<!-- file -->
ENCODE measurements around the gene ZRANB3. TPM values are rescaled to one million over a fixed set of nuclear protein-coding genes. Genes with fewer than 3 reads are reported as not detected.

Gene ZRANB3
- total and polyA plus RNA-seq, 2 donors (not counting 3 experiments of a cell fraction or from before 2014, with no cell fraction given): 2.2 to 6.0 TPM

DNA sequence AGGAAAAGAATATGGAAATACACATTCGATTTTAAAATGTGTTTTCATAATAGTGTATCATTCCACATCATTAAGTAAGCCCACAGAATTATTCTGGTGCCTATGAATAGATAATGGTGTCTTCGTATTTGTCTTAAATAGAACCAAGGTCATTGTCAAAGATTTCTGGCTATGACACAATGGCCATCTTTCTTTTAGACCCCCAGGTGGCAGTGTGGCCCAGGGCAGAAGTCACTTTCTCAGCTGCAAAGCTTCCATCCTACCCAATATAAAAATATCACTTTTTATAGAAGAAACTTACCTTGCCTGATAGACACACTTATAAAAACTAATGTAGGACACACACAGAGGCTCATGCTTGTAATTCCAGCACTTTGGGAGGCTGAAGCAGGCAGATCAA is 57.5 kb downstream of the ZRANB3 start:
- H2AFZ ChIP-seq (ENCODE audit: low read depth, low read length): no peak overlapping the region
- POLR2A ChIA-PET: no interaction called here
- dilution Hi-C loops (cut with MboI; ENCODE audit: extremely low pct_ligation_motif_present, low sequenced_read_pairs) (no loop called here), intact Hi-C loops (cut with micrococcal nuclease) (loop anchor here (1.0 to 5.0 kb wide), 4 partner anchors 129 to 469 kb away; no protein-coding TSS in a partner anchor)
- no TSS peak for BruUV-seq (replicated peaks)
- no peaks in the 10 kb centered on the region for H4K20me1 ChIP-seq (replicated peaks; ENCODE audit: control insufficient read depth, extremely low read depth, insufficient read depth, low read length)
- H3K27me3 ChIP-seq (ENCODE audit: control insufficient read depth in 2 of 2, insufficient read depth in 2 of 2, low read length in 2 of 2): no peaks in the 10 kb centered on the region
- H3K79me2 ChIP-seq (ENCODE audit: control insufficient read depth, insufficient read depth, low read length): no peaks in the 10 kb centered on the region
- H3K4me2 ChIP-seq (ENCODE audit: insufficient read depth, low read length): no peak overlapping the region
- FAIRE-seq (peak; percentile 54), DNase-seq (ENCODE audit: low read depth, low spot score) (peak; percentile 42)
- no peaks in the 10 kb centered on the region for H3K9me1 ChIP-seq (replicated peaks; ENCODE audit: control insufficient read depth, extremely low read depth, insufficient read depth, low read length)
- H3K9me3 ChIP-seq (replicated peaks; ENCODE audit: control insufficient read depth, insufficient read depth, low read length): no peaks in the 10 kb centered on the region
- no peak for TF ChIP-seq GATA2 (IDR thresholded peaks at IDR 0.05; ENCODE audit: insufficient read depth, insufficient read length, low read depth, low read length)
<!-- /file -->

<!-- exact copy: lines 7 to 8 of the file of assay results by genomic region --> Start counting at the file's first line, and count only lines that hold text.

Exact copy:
- dilution Hi-C loops (cut with MboI; ENCODE audit: extremely low pct_ligation_motif_present, low sequenced_read_pairs) (no loop called here), intact Hi-C loops (cut with micrococcal nuclease) (loop anchor here (1.0 to 5.0 kb wide), 4 partner anchors 129 to 469 kb away; no protein-coding TSS in a partner anchor)
- no TSS peak for BruUV-seq (replicated peaks)